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Net Neutrality

Published 2014-11-18

Last night I received this political cartoon in my email: Give the Internet to Comcast, they paid us for it.

This political cartoon is built upon false pretense. The Internet is currently neutral, and Comcast, AT&T, Verizon and others want to change the status quo away from net neutrality.

I agree with the cartoon that the Internet is not broken, but these companies want to utilize their monopoly position to control what websites you visit, what you see on those websites, and make it harder or less appealing for you to utilize Internet services that are competitive to their portfolios. How can I say that? Because they keep getting caught doing it.

You shouldn’t oppose net neutrality just because the President is in favor of it. In this circumstance, he’s speaking on behalf of so much of the technology industry that’s making this country so much wealth.

Let's oppose anything Obama proposes

(You all know I’m the skinny geek in this cartoon)

There is a game afoot where these large media and telecom companies see a chance for them to control the Internet, like America On-Line and Microsoft once tried, but to do it through the blessing of the courts. (Remember that these same companies that desperately want to control your Internet usage are the ones who control the media messages about the subject.)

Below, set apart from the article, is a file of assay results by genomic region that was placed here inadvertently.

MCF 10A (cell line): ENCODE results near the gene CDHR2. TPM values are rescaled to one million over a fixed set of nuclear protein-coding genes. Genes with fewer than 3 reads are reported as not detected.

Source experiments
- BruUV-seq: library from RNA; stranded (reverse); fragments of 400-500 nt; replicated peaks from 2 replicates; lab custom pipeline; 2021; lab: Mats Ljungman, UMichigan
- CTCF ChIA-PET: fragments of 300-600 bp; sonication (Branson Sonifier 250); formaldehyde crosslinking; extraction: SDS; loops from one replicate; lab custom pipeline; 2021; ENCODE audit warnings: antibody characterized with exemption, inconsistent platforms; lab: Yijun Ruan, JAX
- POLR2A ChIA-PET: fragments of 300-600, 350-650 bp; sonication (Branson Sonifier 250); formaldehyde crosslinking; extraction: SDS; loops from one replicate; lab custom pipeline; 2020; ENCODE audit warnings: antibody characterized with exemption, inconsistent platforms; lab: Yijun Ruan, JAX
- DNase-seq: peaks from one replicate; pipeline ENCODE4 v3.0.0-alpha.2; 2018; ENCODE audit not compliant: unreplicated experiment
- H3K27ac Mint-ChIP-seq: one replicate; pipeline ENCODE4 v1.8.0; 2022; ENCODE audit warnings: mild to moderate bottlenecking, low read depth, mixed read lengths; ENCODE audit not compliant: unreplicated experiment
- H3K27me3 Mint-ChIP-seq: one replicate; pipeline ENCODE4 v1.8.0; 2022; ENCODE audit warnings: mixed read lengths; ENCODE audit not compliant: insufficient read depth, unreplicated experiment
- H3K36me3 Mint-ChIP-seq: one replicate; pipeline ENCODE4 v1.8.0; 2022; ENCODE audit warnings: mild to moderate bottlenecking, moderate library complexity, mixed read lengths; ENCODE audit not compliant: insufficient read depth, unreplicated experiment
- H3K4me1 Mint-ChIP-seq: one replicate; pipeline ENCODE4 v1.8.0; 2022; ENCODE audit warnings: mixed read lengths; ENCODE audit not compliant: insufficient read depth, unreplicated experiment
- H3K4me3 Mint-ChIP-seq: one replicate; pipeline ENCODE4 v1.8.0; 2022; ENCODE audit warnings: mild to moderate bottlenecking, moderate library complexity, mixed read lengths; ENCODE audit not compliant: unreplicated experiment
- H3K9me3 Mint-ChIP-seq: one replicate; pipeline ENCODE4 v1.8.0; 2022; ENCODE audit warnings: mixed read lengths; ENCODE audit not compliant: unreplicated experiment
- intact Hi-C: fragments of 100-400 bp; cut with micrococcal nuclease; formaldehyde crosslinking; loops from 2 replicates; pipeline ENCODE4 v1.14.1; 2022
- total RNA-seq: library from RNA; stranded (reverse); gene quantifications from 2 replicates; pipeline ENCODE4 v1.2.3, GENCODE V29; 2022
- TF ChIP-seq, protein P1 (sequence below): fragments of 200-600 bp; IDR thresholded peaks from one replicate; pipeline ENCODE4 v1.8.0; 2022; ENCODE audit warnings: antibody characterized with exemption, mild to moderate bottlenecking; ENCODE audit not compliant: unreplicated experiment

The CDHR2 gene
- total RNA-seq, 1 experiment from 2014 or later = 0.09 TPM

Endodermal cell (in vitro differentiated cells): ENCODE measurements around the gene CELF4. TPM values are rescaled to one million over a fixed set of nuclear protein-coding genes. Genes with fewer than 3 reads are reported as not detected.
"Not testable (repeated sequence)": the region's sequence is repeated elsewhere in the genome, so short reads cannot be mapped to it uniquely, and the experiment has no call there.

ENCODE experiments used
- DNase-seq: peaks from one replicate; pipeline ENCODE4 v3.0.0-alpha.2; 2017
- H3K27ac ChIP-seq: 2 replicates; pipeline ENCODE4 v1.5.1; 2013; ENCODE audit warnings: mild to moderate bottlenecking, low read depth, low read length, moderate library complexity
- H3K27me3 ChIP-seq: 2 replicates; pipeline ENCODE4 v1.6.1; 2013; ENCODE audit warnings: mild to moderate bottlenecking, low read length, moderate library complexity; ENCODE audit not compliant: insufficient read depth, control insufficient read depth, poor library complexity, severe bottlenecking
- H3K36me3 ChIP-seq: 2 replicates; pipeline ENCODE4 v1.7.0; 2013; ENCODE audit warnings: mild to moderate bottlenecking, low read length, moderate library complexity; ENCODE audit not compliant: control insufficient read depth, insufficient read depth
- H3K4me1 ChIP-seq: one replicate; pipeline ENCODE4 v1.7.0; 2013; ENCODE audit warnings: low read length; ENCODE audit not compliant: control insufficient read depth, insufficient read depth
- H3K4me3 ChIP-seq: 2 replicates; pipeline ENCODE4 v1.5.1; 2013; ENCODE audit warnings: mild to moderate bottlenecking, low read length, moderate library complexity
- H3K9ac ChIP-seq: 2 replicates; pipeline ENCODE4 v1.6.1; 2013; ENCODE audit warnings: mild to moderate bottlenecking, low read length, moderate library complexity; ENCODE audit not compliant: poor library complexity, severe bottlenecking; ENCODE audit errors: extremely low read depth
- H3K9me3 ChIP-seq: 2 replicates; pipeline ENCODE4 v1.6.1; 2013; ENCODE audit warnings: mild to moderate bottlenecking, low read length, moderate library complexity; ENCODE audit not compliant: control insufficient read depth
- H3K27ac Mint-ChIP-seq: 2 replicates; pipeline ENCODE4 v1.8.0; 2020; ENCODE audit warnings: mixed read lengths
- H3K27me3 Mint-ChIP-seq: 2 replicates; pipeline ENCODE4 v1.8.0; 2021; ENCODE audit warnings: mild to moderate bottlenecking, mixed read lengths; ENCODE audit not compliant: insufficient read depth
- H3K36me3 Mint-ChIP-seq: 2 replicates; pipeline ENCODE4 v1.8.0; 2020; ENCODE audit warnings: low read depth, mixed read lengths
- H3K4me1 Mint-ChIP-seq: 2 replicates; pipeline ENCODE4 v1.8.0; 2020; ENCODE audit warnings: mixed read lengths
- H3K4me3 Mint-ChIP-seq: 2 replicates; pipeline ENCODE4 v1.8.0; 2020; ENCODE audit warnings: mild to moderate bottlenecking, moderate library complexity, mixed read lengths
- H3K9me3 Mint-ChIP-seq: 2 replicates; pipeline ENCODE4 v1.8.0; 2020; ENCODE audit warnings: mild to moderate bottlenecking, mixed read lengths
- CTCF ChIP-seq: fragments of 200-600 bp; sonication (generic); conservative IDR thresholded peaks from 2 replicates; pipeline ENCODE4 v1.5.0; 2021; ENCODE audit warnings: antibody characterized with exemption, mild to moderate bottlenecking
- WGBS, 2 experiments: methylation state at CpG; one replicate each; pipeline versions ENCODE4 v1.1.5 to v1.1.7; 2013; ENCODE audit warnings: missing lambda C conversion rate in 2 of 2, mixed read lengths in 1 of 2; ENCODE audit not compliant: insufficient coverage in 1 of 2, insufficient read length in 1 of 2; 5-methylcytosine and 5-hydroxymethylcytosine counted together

For tomorrow’s industry-disrupting technology startup to be successful, the Internet needs to stay as it is today[1]; net neutrality must be maintained.

([1]: Actually, Comcast was trying to make people use Xfinity Streampix instead of Netflix by making Netflix look terrible earlier this year, and you can expect more of that if the Internet stops being neutral)

It’s hard enough in the world of small business today. The telecom companies don’t need a government handout like letting them pillage small business. Just think, if it were legal for Cox and Comcast to stop Netflix streaming from working five years ago, don’t you think they would have?

When was the last time Cox wowed you with their technological innovation? Never? Then why would you give them free license to change the Internet?

When Cox legally adds their own advertisements to YouTube, or what you’re reading and seeing on the Internet, can you realistically change providers from Cox? If you live in the Florida Panhandle, you have your choice of Cox at high speed, or CenturyLink at low speed. So no, you can’t. Cox has a monopoly position in your town. It’s the same across most of the United States. Comcast says it’s too expensive to compete against other cable companies, so they don’t. (That’s part of their argument for why it’s OK for them to acquire Time Warner Cable, that it’s too expensive to compete.) There are Internet companies in the world attempting to edit “secure” websites like eTrade and here’s a graph of the incidence rate for Firefox users. It’s already happening.

That’s what this is about.

The Internet has been a great opportunity for me, let it remain neutral so it can stay that way.